Next Up in the Printer Queue: Social Housing

Affordable housing is a key challenge in many cities and one of the concerns addressed in Sustainable Development Goal 11. Especially in low-income environments, it is often hard to find housing that is both stable and affordable. However, there might be a solution: 3D printing is now at a level where entire houses can be printed within a few days with costs as low as 5,000 USD per house. Could this be a solution for housing inequality?

How do you print a house?

In California’s Coachella Valley, the first 3D-printed neighborhood of the country is set to be printed soon. A real estate group and a construction technology company have come together to offer affordable housing to middle-class people who normally could not afford to buy a home. But with 3D printing, up to 80% of the construction can be automated, reducing labor hours by up to 95% percent.

Massive 3D printers are in use all over the world. At the size of a small garage, they are able to print entire houses, using layering technology. A specific cement and adhesives mix results in material that hardens almost immediately but can also be molded into countless shapes such as a roof or an overhang for a house. The technology creates up to 10 times less waste than conventional construction, resulting in 50 percent less CO2 emissions.

In as little as 24 hours, entire houses can be constructed. They are not only cheap and sustainable but also very resistant, meaning they withstand even extreme climatic conditions and hazards such as earthquakes. Since the urban poor are often particularly affected by environmental risks, a robust and affordable 3D printed house could be an ideal solution.

3D models of cities are easy to print, but even entire houses can be printed in just a few days.

3D printing in practice – still stuck in the printer queue?

Countries such as Russia, China, and Mexico are already experimenting with printing affordable 3D houses that can be offered to poorer communities and to the homeless. In Mexico’s state Tabasco, a 3D printed community funded by an NGO and two construction companies has allowed 50 families that earn less than 3 USD a day to move into 3D printed houses that are earthquake-proof. Each house offers two bedrooms, a living room, and a bathroom, significantly improving space and security for families.  

But can 3D printing really be a larger-scale solution for the housing crisis that countless cities are experiencing? Social housing is affordable housing, meaning that it costs a third of a family’s income or less. Cheap houses such as those coming from a printer can indeed meet the affordability challenge. The question is who provides them. For now, private housing developers and non-profit organizations are interested in using the technology. There is little to no interest from governments, resulting in a lack of funds.

Even if these challenges can be overcome soon, there remains another worry: Affordable houses alone cannot tackle housing inequality. Liveable, attractive cities that can make sure that “no one is left behind” are something that cannot be printed or fabricated. Good public spaces, sustainable mobility, short routes, safety for women and children, and equal employment opportunities are crucial elements for better urban living.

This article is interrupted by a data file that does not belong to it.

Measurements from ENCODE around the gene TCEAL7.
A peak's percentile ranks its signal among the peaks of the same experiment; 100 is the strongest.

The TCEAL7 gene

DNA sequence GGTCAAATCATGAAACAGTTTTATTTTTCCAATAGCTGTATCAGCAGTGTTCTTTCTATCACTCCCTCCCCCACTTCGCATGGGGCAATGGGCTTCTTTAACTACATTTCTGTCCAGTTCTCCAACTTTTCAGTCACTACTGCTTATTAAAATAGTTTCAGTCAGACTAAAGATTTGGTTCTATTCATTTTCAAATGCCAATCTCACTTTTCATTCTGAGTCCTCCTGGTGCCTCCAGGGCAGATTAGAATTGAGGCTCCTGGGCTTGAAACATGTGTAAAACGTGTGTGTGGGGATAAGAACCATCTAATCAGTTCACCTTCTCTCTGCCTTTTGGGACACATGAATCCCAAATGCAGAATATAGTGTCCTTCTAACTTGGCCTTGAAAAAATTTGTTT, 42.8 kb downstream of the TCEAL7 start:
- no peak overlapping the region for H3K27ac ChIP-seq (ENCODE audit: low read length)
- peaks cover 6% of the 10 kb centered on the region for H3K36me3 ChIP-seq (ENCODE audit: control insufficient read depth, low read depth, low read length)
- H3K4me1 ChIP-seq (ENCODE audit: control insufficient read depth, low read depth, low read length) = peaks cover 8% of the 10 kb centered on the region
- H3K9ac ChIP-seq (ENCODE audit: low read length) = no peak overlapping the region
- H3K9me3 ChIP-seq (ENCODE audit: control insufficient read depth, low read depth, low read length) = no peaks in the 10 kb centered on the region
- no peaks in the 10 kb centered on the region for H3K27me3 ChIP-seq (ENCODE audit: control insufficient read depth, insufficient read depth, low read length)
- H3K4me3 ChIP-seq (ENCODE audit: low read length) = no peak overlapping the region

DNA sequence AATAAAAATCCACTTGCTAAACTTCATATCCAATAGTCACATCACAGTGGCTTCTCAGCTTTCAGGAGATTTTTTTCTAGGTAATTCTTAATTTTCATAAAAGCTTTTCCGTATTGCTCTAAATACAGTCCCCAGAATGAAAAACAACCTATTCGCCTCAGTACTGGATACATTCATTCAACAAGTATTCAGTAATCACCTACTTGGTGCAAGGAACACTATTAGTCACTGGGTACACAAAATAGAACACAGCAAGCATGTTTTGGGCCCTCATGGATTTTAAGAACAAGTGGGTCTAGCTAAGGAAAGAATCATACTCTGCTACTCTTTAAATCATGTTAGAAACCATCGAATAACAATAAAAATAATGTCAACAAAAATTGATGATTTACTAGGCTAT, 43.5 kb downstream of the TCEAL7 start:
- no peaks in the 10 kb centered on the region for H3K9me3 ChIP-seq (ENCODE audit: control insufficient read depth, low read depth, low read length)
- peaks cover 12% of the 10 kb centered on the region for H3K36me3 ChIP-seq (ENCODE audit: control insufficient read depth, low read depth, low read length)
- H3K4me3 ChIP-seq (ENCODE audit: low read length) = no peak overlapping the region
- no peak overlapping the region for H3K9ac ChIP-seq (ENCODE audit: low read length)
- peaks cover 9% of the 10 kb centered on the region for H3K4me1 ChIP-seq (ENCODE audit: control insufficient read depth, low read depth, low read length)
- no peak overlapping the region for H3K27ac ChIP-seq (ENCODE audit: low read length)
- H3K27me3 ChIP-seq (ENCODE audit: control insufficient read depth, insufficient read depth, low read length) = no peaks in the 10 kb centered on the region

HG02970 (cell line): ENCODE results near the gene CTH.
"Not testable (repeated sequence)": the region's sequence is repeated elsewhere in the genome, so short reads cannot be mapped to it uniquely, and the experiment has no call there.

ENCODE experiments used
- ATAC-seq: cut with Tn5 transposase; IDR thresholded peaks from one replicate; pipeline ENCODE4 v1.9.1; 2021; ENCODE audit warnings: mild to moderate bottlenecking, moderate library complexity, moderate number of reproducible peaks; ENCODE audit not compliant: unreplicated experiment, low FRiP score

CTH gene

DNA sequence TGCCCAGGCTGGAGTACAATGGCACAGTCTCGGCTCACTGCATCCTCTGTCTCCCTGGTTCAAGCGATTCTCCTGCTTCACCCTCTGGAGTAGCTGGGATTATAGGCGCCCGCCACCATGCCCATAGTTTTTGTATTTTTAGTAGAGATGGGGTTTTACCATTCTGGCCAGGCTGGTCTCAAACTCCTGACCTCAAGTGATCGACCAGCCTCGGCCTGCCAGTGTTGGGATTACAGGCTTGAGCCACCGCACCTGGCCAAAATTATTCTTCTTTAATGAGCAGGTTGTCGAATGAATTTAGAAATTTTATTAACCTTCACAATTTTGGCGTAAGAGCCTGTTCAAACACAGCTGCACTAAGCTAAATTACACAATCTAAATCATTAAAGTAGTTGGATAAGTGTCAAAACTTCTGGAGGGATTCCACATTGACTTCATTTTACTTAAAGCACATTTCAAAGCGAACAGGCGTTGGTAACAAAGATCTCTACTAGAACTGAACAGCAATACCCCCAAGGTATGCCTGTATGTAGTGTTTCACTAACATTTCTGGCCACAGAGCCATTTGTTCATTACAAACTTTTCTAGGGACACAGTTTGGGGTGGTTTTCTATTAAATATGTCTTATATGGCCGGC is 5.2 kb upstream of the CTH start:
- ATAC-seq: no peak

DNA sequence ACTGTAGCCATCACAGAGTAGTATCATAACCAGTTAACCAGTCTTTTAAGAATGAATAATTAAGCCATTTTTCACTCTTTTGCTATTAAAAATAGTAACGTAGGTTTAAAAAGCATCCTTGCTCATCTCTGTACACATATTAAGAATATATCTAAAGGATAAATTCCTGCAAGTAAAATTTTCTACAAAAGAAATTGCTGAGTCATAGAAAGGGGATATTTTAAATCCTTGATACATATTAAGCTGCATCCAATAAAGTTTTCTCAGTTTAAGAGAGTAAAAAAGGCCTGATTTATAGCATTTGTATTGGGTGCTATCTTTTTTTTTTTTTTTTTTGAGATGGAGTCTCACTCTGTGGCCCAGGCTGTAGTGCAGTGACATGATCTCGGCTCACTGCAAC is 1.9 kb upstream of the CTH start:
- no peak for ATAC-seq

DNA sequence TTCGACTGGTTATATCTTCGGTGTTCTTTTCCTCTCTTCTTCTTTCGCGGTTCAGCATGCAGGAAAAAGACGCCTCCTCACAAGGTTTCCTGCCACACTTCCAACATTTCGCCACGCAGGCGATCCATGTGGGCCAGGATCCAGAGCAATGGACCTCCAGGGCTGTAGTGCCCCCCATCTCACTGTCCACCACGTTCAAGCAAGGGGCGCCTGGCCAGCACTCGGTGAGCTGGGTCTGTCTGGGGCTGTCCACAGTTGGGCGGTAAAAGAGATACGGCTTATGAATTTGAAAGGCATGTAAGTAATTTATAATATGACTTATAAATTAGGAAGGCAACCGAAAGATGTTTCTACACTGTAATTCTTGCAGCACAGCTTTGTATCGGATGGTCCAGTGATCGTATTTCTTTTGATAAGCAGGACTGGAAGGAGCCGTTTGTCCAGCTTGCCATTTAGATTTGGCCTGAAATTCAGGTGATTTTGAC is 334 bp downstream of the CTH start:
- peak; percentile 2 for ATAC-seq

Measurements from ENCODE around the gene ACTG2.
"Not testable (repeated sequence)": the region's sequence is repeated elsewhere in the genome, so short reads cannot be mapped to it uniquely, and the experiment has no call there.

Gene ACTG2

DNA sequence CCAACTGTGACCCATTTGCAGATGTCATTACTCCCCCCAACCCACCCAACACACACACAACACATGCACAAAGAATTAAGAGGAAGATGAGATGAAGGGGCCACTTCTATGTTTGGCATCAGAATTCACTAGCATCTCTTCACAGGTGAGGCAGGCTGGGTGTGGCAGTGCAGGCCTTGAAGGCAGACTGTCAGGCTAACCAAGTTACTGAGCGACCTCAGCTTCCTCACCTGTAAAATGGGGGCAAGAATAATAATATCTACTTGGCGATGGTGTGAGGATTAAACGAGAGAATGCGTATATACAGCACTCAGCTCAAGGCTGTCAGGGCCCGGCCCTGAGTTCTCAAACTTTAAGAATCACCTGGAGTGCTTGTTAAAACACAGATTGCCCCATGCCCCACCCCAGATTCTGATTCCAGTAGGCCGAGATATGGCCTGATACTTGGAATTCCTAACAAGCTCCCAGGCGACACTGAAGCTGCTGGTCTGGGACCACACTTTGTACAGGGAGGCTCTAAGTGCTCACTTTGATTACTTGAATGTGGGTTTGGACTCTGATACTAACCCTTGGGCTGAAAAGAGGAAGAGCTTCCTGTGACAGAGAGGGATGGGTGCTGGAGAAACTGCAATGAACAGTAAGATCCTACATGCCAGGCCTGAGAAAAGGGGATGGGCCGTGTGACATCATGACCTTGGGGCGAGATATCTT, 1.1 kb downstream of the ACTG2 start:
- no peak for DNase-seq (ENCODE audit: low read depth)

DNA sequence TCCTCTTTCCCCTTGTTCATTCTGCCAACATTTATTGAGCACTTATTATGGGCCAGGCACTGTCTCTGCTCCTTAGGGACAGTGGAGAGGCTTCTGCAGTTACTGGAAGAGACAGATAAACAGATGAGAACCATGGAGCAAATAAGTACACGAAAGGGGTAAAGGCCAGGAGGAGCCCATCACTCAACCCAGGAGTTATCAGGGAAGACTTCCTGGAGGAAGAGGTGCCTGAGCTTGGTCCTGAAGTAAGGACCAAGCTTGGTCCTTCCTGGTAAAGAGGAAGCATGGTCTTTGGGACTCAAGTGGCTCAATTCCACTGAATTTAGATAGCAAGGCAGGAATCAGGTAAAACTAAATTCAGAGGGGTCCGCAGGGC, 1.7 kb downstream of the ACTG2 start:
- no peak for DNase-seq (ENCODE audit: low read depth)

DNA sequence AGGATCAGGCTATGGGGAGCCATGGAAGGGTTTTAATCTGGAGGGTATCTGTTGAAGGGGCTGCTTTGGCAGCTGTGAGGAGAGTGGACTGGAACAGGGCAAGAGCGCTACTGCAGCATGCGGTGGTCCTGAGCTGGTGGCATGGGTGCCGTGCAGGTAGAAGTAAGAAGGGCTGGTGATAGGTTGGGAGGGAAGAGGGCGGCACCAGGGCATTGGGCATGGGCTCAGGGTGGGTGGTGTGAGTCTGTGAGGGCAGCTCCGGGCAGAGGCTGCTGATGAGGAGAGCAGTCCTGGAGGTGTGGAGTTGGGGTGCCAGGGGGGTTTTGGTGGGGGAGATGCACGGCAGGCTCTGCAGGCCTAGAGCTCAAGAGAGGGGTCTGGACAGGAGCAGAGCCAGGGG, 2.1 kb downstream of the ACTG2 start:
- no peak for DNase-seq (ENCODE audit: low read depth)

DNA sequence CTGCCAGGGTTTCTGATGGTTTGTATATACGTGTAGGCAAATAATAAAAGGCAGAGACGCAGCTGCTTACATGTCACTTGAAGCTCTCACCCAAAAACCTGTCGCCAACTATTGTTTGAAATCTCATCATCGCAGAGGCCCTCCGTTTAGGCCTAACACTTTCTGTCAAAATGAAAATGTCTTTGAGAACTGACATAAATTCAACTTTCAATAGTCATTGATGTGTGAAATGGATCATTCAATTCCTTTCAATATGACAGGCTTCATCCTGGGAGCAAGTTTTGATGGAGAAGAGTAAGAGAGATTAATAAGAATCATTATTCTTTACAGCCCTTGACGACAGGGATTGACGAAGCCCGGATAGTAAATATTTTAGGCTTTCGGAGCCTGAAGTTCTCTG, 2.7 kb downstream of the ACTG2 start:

This means that we will need a holistic approach which could consist of integrating 3D printing of social housing into other efforts to improve our cities. Local authorities, municipal governments, non-profit organizations, and for-profit companies need to work together in order to provide affordable, sustainable, and equal housing solutions, supporting not just houses but also entire neighborhoods.

Handing the printers over to local communities

A potential approach for integrating 3D printing into upgrading entire neighborhoods is Fab Labs. These urban laboratories became popular in 2011 by a project in Barcelona that focused on fabrication cities. Urban making is at the core of this idea, challenging cities to fabricate everything they produce themselves. All over the world, Fab Labs are popping up. They invite local makers to learn how to use 3D printers and many other fabrication technologies. A focus lies on communities: Fab Labs are open spaces that often offer community-driven workshops that go beyond technological issues – for example in Mexico City.

Participatory processes shape the planning in Fab Labs. New employment is created, and funded equipment is available to anyone. Ideally, this places the manufacturing of 3D houses in the hands of local communities eventually. The idea that locals know best how to upgrade their neighborhoods is powerful. While some external guidance can be helpful, 3D printing templates can indeed lead to a shift in affordable housing, making better cities a reality.

Hand in hand with community education, uncomplicated permission processes, plans for entire urban environments, and sufficient funding can lead to a much better quality of life in many cities. While 3D printed houses are currently still something new and adventurous, Fab Lab initiatives can help to bring their many opportunities to life.

Fab Labs invite the community to experiment with new technology, resulting in economic opportunities as well as ownership.